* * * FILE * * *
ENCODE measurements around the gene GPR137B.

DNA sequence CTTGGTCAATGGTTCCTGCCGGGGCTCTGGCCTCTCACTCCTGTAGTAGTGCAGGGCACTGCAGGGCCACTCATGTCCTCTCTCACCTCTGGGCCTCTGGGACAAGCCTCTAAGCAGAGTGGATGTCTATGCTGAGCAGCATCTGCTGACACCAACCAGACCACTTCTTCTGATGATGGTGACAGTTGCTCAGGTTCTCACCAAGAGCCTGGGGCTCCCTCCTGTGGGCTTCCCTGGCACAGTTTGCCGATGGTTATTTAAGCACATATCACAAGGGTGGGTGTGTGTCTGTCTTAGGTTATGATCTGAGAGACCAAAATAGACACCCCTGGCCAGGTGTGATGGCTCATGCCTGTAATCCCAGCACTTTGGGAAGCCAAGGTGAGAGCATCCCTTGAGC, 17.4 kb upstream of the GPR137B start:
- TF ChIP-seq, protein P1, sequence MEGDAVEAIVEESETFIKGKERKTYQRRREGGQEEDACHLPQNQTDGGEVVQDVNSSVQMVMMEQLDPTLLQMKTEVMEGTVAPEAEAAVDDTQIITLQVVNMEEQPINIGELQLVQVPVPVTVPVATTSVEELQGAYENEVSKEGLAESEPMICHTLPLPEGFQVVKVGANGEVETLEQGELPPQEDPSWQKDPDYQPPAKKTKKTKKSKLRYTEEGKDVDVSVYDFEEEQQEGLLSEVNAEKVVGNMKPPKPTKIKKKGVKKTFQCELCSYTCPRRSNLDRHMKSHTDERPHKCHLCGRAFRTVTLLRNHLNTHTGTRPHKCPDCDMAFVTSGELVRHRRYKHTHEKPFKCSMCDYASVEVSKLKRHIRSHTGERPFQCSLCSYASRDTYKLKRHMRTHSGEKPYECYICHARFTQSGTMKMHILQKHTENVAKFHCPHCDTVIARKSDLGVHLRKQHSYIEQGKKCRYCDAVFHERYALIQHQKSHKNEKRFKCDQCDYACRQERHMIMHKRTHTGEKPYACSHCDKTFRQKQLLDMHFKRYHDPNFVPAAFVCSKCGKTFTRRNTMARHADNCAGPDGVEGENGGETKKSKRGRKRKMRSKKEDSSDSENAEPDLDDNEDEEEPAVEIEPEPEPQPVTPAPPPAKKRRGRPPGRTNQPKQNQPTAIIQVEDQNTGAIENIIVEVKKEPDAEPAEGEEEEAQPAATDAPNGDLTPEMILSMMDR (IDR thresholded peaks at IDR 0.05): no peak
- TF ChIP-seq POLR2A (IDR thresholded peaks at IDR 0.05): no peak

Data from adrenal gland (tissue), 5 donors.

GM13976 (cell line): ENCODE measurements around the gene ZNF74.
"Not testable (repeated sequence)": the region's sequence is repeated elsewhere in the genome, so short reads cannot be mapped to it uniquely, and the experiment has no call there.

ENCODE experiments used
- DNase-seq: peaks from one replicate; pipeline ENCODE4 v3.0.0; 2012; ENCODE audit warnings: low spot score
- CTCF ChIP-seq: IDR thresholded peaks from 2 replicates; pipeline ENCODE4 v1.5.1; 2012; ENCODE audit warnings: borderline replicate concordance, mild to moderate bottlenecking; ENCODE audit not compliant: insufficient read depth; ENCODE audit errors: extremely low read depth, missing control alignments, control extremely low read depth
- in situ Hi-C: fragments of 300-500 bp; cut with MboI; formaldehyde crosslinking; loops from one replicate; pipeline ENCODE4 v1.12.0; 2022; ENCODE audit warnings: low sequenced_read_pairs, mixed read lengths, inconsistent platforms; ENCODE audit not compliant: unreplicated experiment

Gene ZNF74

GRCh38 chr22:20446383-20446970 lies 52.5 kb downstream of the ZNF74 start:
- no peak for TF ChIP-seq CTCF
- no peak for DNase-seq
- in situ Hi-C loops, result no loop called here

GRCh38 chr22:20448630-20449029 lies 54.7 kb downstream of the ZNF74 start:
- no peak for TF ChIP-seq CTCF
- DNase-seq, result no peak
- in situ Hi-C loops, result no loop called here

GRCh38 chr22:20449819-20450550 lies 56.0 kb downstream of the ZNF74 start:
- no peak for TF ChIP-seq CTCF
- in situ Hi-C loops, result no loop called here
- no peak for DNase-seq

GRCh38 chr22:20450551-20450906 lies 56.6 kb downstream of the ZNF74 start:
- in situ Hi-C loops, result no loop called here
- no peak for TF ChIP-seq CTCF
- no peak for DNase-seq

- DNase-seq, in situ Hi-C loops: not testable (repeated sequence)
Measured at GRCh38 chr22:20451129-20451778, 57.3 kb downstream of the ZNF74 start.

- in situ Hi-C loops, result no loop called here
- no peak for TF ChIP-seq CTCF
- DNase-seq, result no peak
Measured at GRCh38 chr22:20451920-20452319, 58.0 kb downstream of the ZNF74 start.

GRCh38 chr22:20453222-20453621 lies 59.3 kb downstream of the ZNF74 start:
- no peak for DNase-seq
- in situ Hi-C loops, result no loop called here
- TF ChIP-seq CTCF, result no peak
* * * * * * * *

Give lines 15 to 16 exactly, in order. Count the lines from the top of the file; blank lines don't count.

- no peak for DNase-seq
- in situ Hi-C loops, result no loop called here